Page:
The wing had a sweepback of 42 degrees at one-quarter chord and a total area of 350 square feet. The anhedral was five degrees. The outer wing panels folded vertically upward for carrier stowage and carried no control surfaces. However, they still had the drooping leading edge, providing a characteristic "dog-tooth", a chord-wise outer wing extension to decrease instability when approaching the stall and to minimize pitch-up tendency at high speeds.
The fuselage conformed to the Area Rule, in which the cross-section of the fuselage was narrowed in the region of the wing. Extensive use was made of titanium, with the rear fuselage around the afterburner being constructed of this metal, plus extensive parts of the central structure. The extreme nose housed the fire control radar, and the J57 engine was fed by a oval chin-type intake located underneath the radome. The all-flying tailplane was mounted low on the rear fuselage and had a slight dihedral.
The variable-incidence wing obviated the need for a stalky forward landing gear leg to keep the nose up during takeoff and landing, which in turn make it possible to keep the gear relatively strong and of low weight. The main landing gear members retracted forward into bays in the lower fuselage. The aft portion of the retraction strut was covered by a small auxiliary door. The nose landing gear member was fully steerable and retracted rearwards into the fuselage.
A ram-air turbine was installed on a hinged panel in the right side of the forward fuselage. When extended into the airstream, it could provide emergency hydraulic and electrical power.
The planned armament was four 20-mm Colt Mk 12 cannon, two on each side of the forward fuselage, with 144 rounds per gun. In addition, there was to be provision for cheek rails immediately aft of the cockpit for a single Sidewinder air-to-air missile, one on each side. A retractable rocket pack housing 32 2.75-inch unguided rocket was to be installed in the fuselage belly just underneath the air brake. The rocket pack was supposed to be used in anti-bomber attacks or for ground attack work.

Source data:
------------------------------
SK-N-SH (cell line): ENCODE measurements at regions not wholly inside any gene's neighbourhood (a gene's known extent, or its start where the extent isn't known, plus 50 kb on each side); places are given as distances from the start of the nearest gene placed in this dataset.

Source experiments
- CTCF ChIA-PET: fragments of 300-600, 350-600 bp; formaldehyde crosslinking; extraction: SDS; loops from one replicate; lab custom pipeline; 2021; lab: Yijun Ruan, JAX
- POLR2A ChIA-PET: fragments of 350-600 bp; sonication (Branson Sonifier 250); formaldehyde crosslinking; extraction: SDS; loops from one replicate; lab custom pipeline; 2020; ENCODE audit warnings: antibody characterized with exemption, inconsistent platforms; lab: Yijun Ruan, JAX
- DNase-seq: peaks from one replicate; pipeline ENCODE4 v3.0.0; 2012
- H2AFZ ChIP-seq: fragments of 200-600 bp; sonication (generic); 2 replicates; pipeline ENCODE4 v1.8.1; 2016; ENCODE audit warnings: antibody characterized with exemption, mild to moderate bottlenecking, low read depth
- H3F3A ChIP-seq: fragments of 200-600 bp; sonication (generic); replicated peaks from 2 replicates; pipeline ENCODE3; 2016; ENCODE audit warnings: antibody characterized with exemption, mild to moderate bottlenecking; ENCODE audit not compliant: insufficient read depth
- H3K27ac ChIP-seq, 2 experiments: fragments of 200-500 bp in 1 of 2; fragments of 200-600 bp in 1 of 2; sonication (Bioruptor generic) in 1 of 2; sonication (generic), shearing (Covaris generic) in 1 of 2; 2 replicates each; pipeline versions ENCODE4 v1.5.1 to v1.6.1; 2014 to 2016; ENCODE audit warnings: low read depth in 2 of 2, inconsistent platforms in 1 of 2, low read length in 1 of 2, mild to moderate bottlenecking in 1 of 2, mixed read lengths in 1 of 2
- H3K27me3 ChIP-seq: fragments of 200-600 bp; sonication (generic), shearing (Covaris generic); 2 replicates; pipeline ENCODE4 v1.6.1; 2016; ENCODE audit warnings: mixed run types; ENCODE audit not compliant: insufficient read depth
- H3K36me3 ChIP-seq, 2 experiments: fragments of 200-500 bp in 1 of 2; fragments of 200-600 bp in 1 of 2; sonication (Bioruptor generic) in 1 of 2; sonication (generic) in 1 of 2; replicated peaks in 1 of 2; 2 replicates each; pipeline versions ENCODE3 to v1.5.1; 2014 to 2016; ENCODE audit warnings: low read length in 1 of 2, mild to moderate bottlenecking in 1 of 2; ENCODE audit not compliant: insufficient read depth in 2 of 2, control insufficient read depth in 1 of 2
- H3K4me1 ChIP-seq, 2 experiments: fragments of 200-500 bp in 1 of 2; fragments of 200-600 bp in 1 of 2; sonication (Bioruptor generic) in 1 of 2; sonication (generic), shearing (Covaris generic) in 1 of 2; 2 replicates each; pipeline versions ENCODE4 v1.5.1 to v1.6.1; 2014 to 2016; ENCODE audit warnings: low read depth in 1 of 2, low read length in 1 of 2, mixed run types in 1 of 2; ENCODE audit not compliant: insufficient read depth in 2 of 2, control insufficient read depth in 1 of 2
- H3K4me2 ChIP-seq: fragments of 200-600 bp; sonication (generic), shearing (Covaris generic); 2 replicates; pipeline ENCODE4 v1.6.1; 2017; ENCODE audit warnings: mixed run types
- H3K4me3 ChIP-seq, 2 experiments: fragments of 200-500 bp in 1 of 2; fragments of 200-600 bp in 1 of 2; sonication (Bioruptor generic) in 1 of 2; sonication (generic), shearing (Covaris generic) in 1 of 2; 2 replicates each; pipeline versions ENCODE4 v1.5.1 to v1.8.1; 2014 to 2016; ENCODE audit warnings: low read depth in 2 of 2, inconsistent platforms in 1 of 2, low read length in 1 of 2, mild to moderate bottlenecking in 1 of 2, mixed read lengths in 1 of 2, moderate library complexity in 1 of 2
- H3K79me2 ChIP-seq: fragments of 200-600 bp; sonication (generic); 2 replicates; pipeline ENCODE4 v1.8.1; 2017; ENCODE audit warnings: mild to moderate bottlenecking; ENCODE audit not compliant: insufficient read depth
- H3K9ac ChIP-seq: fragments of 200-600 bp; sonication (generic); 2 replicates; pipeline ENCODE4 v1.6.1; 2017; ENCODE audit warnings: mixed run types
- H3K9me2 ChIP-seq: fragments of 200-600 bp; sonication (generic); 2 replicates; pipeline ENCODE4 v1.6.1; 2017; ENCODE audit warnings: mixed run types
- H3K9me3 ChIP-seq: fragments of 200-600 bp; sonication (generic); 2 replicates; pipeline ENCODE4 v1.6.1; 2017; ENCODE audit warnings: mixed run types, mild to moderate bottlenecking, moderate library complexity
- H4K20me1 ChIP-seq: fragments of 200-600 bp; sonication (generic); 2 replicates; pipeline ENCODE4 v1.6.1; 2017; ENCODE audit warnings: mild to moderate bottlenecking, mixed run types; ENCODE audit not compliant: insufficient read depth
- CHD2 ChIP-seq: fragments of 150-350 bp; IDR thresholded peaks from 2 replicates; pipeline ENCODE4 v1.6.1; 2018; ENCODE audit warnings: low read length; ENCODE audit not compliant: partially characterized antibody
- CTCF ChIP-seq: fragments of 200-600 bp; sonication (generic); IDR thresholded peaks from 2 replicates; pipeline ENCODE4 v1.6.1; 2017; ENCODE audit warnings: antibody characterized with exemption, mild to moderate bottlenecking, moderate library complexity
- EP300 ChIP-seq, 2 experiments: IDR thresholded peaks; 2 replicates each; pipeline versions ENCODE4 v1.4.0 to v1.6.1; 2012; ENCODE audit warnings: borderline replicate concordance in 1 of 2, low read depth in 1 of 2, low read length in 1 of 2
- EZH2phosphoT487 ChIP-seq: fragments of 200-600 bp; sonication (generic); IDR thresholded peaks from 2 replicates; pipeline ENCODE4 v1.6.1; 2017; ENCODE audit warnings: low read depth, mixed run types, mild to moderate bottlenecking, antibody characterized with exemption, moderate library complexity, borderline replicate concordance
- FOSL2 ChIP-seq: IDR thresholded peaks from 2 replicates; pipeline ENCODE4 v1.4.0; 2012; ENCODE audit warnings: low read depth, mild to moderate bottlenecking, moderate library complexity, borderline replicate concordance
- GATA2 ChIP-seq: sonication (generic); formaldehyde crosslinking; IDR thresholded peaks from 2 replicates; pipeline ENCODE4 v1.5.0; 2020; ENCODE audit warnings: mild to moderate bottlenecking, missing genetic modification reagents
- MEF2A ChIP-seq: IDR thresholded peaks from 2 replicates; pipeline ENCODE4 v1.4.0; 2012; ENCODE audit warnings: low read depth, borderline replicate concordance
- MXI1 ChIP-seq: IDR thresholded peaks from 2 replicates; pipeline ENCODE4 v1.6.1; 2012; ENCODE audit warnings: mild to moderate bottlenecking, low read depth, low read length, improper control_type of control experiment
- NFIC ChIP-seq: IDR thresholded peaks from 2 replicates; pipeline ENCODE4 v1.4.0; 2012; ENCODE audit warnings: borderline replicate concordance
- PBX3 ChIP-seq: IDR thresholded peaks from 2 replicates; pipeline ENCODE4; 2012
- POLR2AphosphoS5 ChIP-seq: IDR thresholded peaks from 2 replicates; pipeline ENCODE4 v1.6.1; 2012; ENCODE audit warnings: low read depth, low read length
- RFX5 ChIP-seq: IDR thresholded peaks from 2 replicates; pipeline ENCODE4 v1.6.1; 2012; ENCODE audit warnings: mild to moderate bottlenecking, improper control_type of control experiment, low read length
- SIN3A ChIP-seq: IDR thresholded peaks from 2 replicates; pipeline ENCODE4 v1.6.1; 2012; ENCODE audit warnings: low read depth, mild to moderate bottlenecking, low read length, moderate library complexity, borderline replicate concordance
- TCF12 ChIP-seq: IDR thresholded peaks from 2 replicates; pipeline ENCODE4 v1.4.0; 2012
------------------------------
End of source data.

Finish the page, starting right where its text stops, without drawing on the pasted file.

The internal fuel supply included more than 1300 US gallons in wing and fuselage fuel tanks.
On June 29, 1953, the Navy ordered three prototypes under the designation XF8U-1. Bureau of Aeronautics serial numbers were 138899 through 138901. Only two of these prototypes were actually built, 138901 being cancelled before it could be built.
The first prototype (BuNo 138899) was ready for its first flight in February of 1955. It was trucked out to Edwards AFB for its first flight. It took off on its maiden flight on March 25, 1955, Vought chief test pilot John Konrad being at the controls. It went supersonic on its first flight.
The second prototype (138900) flew for the first time on September 30, 1955. It was essentially identical to the first.
138899 made 508 flights during its five years of testing. In 1960, it was donated to the Smithsonian Institution in Washington and placed in storage at the Smithsonian's Silver Hill facility in Suitland, Maryland. It is reported now to be at the Seattle Museum of Flight restoration facility in Everett, WA. The second prototype (138900) was scrapped after 460 flights.
138899/138901 Chance Vought XF8U-1 Crusader (138901 cancelled)